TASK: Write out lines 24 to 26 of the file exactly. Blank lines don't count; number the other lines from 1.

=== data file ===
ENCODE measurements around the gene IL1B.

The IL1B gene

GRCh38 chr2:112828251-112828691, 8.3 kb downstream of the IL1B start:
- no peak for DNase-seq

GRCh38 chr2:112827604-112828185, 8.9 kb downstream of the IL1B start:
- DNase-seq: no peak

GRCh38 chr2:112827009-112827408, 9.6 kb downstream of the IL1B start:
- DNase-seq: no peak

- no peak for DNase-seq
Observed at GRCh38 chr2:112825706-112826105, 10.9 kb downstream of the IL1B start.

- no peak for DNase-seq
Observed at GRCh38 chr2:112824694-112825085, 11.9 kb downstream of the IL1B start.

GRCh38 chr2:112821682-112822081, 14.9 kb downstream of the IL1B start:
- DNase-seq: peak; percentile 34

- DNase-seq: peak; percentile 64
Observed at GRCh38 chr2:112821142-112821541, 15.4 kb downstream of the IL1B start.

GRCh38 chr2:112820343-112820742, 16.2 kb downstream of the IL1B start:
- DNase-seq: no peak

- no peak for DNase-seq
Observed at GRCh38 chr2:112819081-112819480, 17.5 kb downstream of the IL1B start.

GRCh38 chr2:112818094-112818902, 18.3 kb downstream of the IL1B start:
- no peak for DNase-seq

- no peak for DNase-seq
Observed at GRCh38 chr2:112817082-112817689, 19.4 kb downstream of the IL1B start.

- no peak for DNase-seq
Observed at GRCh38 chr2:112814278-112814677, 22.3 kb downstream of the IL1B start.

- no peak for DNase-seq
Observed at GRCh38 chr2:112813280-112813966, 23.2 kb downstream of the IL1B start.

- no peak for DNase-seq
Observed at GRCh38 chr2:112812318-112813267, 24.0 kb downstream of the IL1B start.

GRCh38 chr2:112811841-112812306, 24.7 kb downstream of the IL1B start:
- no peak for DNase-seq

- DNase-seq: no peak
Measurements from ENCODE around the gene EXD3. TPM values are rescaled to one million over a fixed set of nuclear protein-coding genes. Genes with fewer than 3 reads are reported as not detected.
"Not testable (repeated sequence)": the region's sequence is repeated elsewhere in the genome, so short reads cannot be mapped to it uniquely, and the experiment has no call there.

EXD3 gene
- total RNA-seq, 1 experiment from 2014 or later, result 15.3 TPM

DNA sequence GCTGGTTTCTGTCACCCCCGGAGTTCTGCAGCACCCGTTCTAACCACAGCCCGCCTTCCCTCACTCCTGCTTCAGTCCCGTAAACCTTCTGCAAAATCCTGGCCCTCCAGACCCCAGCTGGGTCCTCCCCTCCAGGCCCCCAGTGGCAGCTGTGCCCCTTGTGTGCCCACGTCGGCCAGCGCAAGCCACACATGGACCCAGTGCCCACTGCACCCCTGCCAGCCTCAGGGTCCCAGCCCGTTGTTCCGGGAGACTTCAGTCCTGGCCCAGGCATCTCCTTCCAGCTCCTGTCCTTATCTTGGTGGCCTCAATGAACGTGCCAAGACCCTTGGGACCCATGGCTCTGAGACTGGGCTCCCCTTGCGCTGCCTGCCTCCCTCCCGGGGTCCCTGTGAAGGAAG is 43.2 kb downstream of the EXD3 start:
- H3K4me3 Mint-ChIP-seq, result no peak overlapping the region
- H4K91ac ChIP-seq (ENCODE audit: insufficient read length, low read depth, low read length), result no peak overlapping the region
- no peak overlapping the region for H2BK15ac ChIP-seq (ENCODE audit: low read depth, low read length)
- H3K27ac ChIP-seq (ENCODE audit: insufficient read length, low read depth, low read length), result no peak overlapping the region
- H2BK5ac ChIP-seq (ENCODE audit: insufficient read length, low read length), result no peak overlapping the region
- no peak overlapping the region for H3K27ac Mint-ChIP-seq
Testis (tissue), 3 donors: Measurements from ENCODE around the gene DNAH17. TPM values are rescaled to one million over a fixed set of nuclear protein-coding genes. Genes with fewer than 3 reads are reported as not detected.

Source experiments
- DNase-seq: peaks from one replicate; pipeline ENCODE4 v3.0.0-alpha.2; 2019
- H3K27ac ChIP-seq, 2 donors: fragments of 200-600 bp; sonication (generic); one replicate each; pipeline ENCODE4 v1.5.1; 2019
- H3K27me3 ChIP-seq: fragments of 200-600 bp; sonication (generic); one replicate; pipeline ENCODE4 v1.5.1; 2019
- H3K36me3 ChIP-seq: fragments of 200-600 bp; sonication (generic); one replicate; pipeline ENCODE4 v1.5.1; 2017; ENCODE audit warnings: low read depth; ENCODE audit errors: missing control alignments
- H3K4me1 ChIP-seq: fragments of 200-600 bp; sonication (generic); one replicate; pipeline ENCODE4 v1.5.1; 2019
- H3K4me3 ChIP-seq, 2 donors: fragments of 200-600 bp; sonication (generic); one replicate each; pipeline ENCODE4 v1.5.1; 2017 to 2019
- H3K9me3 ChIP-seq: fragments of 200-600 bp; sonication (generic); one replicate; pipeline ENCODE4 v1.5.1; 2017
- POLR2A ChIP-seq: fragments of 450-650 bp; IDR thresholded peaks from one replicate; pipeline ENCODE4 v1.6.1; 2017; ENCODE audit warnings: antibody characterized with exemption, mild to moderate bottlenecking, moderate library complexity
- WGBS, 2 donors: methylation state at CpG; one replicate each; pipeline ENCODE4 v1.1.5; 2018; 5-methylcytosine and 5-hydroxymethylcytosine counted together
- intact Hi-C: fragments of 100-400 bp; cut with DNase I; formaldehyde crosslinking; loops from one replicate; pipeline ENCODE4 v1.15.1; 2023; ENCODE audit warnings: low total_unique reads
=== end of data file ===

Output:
Observed at GRCh38 chr2:112817082-112817689, 19.4 kb downstream of the IL1B start.

- no peak for DNase-seq
Observed at GRCh38 chr2:112814278-112814677, 22.3 kb downstream of the IL1B start.